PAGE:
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Globally telecast, Southern California’s New Year’s Day tradition, the Rose Parade was another success this year. And right there, along with 23 other floats, the 2018 Torrance Rose Parade float, designed by West High School student Irene Say, traveled the parade’s five-and-a-half mile a winner as millions around the world watched.

“Protecting Nature – The Madrona Marsh Preserve” was honored with the Mayor Trophy (Most outstanding float from a participating city) and was an amazingly beautiful ode to the city’s nature preserve.

But the parade wouldn’t be possible without the thousands of volunteers that place each piece of flower and other natural materials that make their float come to life. Let’s take a look at the week of decorating activities that preceded the Rose Parade.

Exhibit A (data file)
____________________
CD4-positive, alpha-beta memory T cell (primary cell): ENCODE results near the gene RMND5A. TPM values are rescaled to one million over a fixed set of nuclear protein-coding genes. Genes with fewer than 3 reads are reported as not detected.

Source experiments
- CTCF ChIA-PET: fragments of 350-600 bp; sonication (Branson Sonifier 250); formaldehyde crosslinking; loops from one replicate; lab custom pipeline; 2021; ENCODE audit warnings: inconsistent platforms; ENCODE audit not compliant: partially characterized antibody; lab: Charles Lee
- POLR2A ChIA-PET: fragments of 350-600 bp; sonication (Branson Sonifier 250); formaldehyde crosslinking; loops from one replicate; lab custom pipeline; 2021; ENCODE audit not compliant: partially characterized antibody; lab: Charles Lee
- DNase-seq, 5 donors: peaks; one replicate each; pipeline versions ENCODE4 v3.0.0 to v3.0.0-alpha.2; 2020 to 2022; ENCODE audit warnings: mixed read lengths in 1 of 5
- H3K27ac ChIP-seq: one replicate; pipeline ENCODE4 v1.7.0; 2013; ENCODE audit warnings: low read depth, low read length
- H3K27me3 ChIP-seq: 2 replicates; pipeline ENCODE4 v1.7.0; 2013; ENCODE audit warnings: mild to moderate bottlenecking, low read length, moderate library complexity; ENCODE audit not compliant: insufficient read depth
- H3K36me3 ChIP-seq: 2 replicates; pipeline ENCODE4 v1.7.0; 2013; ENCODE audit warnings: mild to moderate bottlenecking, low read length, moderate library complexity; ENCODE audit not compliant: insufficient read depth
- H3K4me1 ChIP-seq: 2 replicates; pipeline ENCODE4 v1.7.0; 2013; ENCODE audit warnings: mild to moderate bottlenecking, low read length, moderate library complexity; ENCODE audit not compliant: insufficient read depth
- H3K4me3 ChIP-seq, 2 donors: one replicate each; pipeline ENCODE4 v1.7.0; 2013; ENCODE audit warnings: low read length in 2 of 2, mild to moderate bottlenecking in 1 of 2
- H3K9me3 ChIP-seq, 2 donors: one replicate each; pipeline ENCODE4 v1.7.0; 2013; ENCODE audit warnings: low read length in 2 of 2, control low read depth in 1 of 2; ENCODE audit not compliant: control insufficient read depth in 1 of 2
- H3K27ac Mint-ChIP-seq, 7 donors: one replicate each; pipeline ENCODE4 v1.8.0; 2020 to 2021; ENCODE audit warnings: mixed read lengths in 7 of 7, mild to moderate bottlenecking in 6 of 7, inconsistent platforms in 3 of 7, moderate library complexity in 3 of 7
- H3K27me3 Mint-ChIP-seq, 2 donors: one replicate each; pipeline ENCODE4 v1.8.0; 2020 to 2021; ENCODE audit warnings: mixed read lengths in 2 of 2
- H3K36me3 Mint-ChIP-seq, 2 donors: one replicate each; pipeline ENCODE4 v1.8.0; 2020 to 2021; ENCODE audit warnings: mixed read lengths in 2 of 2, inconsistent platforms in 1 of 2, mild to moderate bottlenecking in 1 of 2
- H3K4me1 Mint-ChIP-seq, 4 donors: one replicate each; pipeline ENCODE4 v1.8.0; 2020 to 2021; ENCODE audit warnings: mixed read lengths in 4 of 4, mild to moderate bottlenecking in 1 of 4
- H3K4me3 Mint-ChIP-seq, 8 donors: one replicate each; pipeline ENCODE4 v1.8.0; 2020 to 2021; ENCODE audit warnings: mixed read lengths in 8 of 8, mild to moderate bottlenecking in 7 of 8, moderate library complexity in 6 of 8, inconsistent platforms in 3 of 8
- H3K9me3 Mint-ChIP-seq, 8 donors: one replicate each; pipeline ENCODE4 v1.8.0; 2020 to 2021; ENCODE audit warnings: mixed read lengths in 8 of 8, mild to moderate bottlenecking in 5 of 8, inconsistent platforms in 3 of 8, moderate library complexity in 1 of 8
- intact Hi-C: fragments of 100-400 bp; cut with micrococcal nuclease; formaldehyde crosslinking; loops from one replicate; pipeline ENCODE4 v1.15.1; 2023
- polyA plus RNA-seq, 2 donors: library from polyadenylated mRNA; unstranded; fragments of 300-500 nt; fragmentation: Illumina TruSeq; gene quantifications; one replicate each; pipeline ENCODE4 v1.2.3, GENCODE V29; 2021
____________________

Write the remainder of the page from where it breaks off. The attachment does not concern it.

The clock was ticking as volunteers worked diligently to cover the 2018 Torrance Rose Parade float depicting life on the Madrona Marsh Preserve. The float was 16-feet tall and 35-feet wide.

During decorating week and two dry days, more than 280 volunteers worked to cut, glue and paste a wide range of flowers and other dry materials to make their float.  Madrona Marsh is a gem in the city and has the only vernal pool habitat existing in Southern California.

The Torrance Rose Parade float showcased butterflies fluttering over a large arched tree branch decorated in oak cork and mosses.

One of the float’s highlights this year included the large egrets, consisting of white coconut flakes with Dendrobium orchid florets with beaks of yellow split peas, individually applied.

Eventually, more than 8,000 roses made up the deck of the float, including a special rose named in honor of the City of Torrance by the American Rose Society.

Decorators between the ages of 13 and 90 years old assembled what turned out to be an award-winning float.

For the first time, American Rose Society members also helped decorate the float and its president and an ARS member rode on the float. The ARS is also celebrating the 125th anniversary of the organization.